“You shall not oppress a stranger, for you know the feelings of the stranger, having yourselves been strangers in the land of Egypt.” (Exodus 23:9)
The most oft-repeated commandment in Torah – it appears 36 times – is the injunction against mistreating the stranger. (It actually appears twice in this week’s portion, Parashat Mishpatim). The “soul of the stranger,” of course, it a central theme in the Torah. Many of the narratives of Genesis emphasize the experience of the patriarchs and matriarchs as sojourners in the land. (When Abraham seeks a burial place for his wife, Sarah, for instance, he describes himself to the Hittites by saying, “I am a stranger among you…”) (23:4). There is also an important foreshadowing of the Israelites future experience as an oppressed alien minority (“Know well that your offspring shall be strangers in a land not theirs…”) (15:13)
The commandment to protect the stranger in their midst, then, seems to be woven into the very fabric of Torah itself. The Israelites are somehow born into the world as strangers and are thus commanded – more often than anything else – to protect the stranger.
While this commandment appears in our portion amidst a litany of civil, criminal and social laws, it is underscored by an important theological claim: “You know the soul of the stranger.” In other words, the injunction to protect the stranger comes from a shared sense of “other-ness” – particularly with those who might appear at first to be “strange” to us. This spiritual insight was explored powerfully by Rabbi Jonathan Sacks, Chief Rabbi of Great Britain, in his book “The Dignity of Difference:”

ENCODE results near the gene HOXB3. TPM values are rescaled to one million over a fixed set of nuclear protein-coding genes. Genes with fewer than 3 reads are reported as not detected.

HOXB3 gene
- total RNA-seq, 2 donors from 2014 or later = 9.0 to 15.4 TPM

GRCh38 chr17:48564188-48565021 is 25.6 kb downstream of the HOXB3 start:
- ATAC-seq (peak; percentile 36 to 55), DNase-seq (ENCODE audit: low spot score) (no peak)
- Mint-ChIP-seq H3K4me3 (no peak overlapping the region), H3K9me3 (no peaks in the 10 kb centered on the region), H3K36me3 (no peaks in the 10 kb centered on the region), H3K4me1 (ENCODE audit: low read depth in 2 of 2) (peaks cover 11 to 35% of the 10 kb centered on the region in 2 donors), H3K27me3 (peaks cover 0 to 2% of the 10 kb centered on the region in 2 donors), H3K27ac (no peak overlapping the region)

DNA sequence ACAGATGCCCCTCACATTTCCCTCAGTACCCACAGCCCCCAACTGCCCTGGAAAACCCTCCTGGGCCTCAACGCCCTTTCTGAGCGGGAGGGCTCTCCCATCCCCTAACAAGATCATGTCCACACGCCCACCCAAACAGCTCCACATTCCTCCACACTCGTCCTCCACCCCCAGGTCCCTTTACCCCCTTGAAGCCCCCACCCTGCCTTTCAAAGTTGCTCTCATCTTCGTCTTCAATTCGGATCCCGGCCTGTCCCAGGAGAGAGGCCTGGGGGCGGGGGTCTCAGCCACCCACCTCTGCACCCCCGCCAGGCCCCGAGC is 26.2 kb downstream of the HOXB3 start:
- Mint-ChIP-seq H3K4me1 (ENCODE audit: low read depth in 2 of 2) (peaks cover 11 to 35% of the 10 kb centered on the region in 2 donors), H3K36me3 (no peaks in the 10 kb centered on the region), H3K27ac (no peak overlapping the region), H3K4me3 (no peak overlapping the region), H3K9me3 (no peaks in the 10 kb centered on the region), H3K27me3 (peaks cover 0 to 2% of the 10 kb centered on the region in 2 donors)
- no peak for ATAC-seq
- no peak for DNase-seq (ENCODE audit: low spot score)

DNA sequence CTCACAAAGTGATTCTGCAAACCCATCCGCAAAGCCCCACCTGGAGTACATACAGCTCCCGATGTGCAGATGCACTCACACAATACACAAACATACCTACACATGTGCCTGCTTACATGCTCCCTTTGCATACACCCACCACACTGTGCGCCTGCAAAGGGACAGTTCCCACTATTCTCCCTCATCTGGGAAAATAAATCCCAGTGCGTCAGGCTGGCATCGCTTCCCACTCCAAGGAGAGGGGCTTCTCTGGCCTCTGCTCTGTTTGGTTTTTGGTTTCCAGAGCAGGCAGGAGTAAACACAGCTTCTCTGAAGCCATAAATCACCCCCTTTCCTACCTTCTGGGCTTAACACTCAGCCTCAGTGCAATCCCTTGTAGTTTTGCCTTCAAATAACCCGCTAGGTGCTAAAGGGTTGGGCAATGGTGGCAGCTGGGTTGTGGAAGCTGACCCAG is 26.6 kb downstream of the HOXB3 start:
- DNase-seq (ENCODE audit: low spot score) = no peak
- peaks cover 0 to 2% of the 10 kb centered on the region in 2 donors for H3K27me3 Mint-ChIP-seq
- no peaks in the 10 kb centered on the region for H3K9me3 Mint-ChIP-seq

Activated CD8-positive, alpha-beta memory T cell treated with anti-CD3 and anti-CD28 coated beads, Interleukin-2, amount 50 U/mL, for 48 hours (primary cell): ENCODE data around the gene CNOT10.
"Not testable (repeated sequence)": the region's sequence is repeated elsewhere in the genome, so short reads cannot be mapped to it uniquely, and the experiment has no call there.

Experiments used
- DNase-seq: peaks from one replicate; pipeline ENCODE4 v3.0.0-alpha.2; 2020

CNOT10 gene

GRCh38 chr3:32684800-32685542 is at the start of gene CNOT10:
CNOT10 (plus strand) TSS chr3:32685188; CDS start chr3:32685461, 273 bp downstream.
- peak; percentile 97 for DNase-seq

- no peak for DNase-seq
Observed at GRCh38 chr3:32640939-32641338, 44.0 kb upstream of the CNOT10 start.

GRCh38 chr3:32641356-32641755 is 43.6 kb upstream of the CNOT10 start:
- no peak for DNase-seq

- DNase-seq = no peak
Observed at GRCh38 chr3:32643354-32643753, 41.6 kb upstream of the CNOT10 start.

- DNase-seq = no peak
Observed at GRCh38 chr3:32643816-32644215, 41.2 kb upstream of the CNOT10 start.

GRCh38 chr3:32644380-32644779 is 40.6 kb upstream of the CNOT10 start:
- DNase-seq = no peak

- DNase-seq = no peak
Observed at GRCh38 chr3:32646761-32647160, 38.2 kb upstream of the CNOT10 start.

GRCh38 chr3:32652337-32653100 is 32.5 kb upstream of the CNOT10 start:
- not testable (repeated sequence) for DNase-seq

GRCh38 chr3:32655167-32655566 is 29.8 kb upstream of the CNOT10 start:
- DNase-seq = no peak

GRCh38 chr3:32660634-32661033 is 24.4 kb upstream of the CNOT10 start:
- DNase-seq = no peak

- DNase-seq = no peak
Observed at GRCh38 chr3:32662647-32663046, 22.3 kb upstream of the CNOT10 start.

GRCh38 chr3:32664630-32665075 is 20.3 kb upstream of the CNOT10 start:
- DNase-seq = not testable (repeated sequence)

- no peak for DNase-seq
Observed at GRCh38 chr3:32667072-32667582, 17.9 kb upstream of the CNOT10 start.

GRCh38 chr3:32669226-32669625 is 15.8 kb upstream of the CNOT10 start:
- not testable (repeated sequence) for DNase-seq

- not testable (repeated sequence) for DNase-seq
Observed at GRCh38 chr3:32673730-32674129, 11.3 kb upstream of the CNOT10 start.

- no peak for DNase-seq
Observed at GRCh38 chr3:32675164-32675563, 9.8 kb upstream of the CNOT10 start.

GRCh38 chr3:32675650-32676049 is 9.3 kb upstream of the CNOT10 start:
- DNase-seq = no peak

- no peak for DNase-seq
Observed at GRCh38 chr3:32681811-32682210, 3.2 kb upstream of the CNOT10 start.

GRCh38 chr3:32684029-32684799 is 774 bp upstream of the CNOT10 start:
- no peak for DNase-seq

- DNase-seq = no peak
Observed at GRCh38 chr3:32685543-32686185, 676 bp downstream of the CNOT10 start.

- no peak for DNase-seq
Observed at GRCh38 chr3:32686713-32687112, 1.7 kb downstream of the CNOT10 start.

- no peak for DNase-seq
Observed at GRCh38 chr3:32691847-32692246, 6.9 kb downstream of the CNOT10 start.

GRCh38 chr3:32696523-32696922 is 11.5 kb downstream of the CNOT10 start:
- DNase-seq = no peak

We encounter God in the face of the stranger. That is, I believe, the Hebrew Bible’s single greatest and most counterintuitive contribution to ethics…The human other is a trace of the Divine Other. As an ancient Jewish teaching puts it, ‘When a human being makes many coins in the same mint, they all come out the same. God makes every person in the same image – God’s image, and yet each one is different.’ The supreme religious challenge is to see God’s image in one who is not in our image. (pp. 59-60)
Yes, it certainly does feel counterintuitive. How can we possibly see God’s image in someone who we don’t know personally? How can we see God’s image in someone whose values are fundamentally different from our ours? How do we find God’s image in someone who might seek to do us harm? The answer, of course, is that we are all strangers one way or another. But it is only when we look truly and honestly into the face of the one who is different from us that we understand the truth of our common humanity.
It is truly paradigmatic of our times that such a suggestion might seem impossibly naive. Sacks’ book was published in the immediate wake of 9/11 – now five years hence, it might well be claimed that our world has been utterly gripped by collective stranger anxiety. But in truth, these words are even more critical for us now than ever before. To see the face of God in the stranger is indeed the supreme religious challenge of our age.